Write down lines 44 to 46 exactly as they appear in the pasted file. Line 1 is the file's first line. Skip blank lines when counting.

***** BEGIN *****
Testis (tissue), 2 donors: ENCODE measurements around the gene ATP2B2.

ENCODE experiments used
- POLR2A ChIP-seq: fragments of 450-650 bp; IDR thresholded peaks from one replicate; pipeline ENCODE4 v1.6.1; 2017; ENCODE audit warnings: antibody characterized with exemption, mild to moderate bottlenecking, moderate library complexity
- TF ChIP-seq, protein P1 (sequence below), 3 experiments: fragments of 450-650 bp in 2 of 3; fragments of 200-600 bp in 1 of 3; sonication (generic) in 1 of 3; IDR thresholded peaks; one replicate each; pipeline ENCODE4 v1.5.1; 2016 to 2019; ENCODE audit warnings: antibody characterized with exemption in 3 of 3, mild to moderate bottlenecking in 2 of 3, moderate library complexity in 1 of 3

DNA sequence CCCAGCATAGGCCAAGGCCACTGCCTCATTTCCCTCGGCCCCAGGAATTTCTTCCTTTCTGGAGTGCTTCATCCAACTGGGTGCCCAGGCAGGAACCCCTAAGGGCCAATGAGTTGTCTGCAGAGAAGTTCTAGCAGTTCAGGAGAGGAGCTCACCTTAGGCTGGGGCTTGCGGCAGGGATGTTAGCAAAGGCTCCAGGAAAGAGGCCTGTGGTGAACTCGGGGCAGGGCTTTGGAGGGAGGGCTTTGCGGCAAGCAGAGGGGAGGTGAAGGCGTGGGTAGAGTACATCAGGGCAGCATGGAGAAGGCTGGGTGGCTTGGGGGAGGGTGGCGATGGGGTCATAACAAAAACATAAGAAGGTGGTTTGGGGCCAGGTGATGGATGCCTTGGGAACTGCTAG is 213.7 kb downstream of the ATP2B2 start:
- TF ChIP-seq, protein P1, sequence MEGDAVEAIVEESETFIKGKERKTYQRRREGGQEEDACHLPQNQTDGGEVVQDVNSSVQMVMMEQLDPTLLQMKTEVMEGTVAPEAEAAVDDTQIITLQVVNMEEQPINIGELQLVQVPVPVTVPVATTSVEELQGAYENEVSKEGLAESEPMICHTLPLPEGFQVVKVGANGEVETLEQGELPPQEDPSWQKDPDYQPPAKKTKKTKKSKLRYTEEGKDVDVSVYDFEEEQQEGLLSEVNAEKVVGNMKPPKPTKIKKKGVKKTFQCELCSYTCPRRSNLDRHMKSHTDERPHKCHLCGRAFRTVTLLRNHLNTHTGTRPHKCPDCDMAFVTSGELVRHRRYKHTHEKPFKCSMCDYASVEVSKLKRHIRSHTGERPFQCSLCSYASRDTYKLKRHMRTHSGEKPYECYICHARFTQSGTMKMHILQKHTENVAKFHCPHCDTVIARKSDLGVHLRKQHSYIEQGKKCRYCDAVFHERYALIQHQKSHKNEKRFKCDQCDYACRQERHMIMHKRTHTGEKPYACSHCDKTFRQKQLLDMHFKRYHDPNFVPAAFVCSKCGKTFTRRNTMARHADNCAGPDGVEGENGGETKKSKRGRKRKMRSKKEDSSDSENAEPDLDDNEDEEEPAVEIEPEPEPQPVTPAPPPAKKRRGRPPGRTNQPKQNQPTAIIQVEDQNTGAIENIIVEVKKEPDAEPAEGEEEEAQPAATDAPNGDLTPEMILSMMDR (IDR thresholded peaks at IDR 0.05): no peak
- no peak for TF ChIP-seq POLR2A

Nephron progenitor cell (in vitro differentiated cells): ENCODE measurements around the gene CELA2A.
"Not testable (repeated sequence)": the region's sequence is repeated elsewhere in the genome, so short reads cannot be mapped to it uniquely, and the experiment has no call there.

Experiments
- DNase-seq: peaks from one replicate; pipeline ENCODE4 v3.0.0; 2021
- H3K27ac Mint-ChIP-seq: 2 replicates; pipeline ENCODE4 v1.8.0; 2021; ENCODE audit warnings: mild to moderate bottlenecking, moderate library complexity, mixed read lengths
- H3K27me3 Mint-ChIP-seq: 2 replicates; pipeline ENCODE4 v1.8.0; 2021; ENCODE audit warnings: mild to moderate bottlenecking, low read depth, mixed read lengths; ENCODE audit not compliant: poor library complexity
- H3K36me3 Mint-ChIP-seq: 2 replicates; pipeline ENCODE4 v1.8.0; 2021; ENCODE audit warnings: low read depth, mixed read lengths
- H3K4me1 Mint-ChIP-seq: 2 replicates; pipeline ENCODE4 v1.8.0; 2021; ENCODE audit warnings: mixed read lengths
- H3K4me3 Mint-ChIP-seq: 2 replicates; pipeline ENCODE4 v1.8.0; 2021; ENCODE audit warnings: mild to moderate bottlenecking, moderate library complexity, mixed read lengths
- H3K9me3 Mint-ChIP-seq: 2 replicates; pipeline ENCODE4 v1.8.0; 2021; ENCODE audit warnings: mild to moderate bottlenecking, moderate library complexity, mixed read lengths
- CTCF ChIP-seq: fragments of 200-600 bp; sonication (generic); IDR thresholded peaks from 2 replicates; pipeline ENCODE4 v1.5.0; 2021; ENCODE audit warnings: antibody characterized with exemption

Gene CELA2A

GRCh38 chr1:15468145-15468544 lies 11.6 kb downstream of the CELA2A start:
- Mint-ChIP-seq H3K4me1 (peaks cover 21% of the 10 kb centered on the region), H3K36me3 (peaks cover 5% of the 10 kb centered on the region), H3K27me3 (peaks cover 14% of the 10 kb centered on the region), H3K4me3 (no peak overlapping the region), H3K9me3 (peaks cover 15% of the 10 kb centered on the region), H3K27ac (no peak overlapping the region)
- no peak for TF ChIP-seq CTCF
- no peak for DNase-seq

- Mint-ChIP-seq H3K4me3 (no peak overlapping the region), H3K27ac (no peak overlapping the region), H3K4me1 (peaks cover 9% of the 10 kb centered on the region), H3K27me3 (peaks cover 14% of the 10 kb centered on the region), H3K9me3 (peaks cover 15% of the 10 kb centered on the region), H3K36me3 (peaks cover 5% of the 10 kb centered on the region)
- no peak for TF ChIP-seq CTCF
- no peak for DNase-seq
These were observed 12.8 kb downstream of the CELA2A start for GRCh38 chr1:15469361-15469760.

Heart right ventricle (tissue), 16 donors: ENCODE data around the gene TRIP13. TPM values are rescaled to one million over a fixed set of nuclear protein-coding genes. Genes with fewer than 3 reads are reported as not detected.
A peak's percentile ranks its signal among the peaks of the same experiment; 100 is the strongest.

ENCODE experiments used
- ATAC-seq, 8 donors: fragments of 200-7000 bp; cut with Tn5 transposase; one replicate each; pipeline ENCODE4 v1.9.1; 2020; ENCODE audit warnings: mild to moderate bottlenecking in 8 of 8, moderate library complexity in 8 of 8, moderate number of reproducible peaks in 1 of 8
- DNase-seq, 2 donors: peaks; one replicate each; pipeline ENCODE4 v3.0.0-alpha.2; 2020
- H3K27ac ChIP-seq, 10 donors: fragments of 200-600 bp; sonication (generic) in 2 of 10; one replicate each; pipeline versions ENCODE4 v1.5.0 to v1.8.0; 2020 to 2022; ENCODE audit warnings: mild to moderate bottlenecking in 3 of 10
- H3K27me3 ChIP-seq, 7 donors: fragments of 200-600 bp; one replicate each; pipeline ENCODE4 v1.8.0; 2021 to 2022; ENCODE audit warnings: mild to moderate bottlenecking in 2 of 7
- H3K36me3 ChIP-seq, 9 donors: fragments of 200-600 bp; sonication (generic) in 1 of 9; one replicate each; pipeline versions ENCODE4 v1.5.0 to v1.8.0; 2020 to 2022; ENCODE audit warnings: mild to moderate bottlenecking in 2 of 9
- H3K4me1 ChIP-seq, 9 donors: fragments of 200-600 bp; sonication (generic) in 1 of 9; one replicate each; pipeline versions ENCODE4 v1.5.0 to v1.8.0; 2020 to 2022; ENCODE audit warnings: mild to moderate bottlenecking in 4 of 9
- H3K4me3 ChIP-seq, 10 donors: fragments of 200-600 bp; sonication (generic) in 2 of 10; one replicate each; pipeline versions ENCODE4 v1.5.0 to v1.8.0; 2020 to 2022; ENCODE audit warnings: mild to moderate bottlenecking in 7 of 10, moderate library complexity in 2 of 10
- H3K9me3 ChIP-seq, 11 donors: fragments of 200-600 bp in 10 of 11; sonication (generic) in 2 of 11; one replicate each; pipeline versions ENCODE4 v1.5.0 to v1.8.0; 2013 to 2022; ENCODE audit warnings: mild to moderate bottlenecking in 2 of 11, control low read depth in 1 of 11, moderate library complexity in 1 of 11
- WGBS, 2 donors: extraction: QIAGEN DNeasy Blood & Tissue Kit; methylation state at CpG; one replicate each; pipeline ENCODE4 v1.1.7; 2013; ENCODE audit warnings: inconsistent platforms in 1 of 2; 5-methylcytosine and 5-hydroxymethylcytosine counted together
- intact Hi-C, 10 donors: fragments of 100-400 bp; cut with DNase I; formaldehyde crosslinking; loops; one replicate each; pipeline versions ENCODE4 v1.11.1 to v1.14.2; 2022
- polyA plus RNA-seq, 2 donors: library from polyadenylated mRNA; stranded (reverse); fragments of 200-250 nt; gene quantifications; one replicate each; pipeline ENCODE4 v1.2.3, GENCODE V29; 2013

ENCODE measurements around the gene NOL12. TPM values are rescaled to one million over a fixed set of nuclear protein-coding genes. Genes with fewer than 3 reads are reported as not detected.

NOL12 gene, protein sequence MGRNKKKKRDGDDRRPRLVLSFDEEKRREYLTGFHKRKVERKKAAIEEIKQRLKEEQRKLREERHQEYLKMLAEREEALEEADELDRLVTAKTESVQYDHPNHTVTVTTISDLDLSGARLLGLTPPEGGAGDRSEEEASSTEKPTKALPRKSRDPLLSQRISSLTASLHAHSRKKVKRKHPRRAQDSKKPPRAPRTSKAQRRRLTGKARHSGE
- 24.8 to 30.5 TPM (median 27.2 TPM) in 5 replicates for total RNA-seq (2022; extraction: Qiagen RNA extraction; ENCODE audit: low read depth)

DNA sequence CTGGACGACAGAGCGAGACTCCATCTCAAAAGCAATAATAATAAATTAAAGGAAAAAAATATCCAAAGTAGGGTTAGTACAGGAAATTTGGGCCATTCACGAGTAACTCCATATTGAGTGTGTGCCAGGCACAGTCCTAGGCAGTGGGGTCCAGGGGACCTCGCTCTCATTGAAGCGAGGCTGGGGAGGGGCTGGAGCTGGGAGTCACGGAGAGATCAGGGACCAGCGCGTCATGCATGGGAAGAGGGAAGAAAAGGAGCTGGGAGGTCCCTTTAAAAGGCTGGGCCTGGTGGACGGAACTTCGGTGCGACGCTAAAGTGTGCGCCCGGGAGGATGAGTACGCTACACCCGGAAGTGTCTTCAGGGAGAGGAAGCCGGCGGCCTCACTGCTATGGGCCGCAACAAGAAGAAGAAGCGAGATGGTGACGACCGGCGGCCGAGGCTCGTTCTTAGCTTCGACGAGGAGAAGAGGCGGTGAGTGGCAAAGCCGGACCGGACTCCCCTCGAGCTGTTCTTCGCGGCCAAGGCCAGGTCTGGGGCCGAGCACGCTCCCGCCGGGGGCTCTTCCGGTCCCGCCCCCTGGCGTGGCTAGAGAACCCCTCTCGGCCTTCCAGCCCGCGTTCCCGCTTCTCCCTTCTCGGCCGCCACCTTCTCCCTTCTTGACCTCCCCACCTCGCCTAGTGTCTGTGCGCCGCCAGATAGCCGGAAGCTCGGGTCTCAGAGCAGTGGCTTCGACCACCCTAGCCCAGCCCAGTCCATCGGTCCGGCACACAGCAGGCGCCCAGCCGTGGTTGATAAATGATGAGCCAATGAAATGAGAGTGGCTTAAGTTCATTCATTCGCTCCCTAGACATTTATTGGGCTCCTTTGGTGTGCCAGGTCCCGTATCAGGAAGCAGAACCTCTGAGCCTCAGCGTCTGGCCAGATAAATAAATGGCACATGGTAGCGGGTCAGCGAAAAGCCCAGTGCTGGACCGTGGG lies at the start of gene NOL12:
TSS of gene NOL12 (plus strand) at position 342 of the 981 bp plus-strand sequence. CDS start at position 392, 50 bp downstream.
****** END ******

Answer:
- 24.8 to 30.5 TPM (median 27.2 TPM) in 5 replicates for total RNA-seq (2022; extraction: Qiagen RNA extraction; ENCODE audit: low read depth)

DNA sequence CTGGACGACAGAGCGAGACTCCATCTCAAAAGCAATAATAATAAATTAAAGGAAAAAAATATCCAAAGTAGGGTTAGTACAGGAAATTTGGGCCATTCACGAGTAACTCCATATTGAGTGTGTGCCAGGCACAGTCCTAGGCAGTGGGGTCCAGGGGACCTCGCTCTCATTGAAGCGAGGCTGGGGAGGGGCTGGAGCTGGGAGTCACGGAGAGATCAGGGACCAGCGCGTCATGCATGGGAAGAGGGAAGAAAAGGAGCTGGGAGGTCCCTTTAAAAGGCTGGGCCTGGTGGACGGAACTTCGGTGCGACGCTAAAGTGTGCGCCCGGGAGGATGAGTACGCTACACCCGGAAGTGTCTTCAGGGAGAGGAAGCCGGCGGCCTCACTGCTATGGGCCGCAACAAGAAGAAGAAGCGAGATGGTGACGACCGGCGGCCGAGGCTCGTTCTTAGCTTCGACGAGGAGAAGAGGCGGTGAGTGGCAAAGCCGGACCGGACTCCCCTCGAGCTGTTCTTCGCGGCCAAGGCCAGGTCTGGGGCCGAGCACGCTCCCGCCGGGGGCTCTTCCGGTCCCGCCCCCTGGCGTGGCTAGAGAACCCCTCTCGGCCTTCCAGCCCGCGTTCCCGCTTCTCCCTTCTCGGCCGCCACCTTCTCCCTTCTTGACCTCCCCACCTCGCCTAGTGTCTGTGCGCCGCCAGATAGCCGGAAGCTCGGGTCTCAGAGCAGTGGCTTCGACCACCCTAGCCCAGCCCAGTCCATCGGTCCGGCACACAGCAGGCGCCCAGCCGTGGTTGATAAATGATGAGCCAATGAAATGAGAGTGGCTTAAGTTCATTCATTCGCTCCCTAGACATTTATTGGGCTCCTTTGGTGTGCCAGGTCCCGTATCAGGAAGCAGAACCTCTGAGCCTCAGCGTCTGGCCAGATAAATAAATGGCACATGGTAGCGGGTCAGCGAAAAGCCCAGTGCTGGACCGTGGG lies at the start of gene NOL12:
TSS of gene NOL12 (plus strand) at position 342 of the 981 bp plus-strand sequence. CDS start at position 392, 50 bp downstream.